Michael Porter Jr. is again healthy and itching to play for the Nuggets. How long before he breaks this time?


Just in time for Christmas, the Nuggets are taking the wraps off Michael Porter Jr., who’s as fine and fragile as a $179 million piece of Baccarat crystal. The big question: How long before he breaks this time?

“I think I’m in a good spot to pick up right where I left off,” Porter said Thursday, insisting he’s ready to end a month-long absence caused by a nagging heel injury.

Although still listed as doubtful, Porter expects to play for the Nuggets for the first time since scoring 18 points in a loss to Detroit on Nov. 22, provided he feels good while going through a Friday morning practice prior to a home date with Portland.

“I’m playing,” Porter said.

Whether he gets back on the court against the Blazers or waits until a marquee Christmas evening matchup versus Phoenix, Porter will initially be on a minutes restriction and come off the Denver bench to ease him back into the flow of NBA action before reclaiming a spot in the starting lineup.

“He’s our starting small forward,” Nuggets coach Michael Malone said.

The minutes’ restriction, however, will force everyone to be patient.

It’s all about the Benjamins in pro sports, and you can bet the influence of money will create pressure on the Nuggets to maximize contributions from Porter. He has played only 25 of a possible 117 games for Denver since agreeing to a five-year contract extension, with $179 million guaranteed, in September 2021.

Giving a max contract extension to the often-injured Porter, who has battled chronic back ailments since 2017 that have required surgery three times, was a bad idea the Nuggets now must try to justify.

“Our defense with Michael Porter on the floor this year has been great,” Malone said. “It obviously will be nice to have a 6-foot-10, long, lanky player that can shoot the lights out and help us out on the glass at the same time.”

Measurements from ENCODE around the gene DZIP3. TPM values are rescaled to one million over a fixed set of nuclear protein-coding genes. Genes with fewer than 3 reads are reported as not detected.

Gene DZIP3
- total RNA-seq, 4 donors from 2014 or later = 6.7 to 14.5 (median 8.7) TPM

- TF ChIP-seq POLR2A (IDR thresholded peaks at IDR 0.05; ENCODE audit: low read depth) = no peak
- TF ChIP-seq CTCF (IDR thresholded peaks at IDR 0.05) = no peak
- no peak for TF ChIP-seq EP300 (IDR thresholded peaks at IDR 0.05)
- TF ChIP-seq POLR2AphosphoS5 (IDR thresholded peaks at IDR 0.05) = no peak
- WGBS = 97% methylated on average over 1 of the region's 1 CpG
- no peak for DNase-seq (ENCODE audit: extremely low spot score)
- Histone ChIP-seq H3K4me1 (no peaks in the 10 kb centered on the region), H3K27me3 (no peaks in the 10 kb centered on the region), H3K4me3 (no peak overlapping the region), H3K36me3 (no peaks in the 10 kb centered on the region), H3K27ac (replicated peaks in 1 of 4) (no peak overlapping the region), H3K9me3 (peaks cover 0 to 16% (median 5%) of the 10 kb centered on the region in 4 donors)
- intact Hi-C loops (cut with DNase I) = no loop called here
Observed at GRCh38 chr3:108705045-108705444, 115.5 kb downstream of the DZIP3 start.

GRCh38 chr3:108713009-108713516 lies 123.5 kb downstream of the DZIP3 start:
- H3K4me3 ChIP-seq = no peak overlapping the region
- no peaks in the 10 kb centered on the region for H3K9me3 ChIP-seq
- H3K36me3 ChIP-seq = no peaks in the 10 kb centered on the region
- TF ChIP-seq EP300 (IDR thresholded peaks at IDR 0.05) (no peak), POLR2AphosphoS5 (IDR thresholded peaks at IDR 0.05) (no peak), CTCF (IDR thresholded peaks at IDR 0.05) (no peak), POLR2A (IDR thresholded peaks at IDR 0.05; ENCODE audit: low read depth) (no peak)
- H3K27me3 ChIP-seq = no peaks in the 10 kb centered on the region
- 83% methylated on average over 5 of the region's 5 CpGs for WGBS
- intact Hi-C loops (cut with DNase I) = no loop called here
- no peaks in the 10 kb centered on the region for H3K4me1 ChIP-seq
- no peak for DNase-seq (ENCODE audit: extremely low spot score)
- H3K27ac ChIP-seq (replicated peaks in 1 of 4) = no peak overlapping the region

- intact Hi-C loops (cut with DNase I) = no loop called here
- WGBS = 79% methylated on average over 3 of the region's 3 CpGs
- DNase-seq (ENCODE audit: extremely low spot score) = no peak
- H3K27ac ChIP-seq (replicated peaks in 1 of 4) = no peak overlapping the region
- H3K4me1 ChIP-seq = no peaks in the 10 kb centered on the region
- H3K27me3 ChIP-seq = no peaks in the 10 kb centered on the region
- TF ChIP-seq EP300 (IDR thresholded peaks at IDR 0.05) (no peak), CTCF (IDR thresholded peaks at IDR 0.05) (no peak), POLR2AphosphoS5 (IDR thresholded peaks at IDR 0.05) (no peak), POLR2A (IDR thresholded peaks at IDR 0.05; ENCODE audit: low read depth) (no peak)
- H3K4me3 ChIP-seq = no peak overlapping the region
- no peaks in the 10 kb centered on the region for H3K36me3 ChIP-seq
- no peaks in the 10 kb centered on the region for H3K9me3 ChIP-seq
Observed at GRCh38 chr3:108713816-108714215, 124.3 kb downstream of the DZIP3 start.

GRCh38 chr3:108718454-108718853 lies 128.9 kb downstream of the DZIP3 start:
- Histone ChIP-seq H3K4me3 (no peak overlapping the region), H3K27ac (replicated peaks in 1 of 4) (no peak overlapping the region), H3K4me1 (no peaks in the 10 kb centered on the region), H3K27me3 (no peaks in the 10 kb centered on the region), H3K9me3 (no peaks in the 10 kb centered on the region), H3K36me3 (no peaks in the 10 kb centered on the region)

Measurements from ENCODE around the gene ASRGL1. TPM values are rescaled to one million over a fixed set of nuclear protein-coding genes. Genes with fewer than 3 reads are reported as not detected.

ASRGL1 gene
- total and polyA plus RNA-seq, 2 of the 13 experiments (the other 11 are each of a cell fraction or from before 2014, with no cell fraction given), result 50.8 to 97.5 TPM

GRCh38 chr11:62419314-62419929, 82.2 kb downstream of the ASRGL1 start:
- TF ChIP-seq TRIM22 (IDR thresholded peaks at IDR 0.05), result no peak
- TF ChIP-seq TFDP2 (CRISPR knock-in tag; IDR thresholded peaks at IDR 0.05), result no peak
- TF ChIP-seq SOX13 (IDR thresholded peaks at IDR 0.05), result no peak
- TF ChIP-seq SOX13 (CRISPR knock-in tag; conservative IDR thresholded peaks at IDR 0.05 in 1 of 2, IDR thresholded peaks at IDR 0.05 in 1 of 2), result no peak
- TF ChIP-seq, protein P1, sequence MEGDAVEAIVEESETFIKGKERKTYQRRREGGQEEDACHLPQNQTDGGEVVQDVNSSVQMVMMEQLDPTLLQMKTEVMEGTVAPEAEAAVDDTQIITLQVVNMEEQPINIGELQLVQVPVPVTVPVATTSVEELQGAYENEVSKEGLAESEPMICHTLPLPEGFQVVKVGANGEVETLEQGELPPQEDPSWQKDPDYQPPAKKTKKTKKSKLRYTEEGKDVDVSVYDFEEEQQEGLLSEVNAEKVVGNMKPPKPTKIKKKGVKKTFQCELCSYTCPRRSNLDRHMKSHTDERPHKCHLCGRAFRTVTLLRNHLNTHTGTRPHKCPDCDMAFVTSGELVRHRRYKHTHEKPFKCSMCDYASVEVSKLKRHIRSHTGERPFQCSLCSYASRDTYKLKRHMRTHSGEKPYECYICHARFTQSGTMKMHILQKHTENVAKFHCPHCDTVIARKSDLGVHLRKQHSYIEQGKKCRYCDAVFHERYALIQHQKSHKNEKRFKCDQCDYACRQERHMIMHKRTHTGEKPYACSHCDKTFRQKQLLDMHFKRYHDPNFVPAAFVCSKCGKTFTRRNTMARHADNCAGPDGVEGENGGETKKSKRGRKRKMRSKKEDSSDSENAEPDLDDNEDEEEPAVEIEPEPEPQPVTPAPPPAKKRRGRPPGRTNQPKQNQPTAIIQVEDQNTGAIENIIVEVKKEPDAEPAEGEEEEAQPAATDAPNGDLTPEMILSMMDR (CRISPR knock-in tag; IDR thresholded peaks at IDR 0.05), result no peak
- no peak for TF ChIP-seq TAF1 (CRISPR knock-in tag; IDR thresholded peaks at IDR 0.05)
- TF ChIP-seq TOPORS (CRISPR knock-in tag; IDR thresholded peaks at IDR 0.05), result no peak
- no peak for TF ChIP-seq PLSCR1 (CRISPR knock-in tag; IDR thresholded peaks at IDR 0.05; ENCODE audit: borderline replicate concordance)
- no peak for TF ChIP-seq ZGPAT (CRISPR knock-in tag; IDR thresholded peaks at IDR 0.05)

While it’s difficult to find a more dangerous or efficient long-range shooter than Porter and his defensive work showed promising improvement during the 16 games he started earlier in the season, it’s also hard to argue with this key piece of data:

With Porter in the lineup, the Nuggets’ record was 9-7. In MPJ’s absence, with Bruce Brown taking on more responsibility, Denver has won 10 of 14 games. But when the money talks, it will tell Brown to cede his starting role to Porter.

I view the big contract extension given MPJ as a crazy gamble on a player who has never demonstrated the ability to stay healthy for any extended period of time. The Nuggets, however, viewed that same $179 million investment as a declaration of supreme confidence the team could find a way to put Porter’s chronic back issues behind him.

Porter insisted his most recent injury is unrelated to his history of back woes and believes orthotics can prevent his heel from causing a recurring problem.

“I think he’s used to dealing with medical adversity,” Malone said.

In another month, will MPJ be playing at an all-star level, or rehabbing another injury?

“I don’t have a crystal ball,” said Malone, who has been in the NBA long enough not to look beyond the next game.

Malone, however, maintains the faith MPJ can be a cornerstone piece in the Nuggets’ championship puzzle.

“We’re still kind of finding our identity as a team and our consistency, but I think we’re making big, big strides,” said Porter, who was averaging 16.4 points prior to getting hurt.

With Brown, veteran Jeff Green and rookie Christian Braun all alternatives to Porter who can bring different strengths to Denver’s starting lineup, I think it would be foolish to put too much weight or faith on MPJ’s back.


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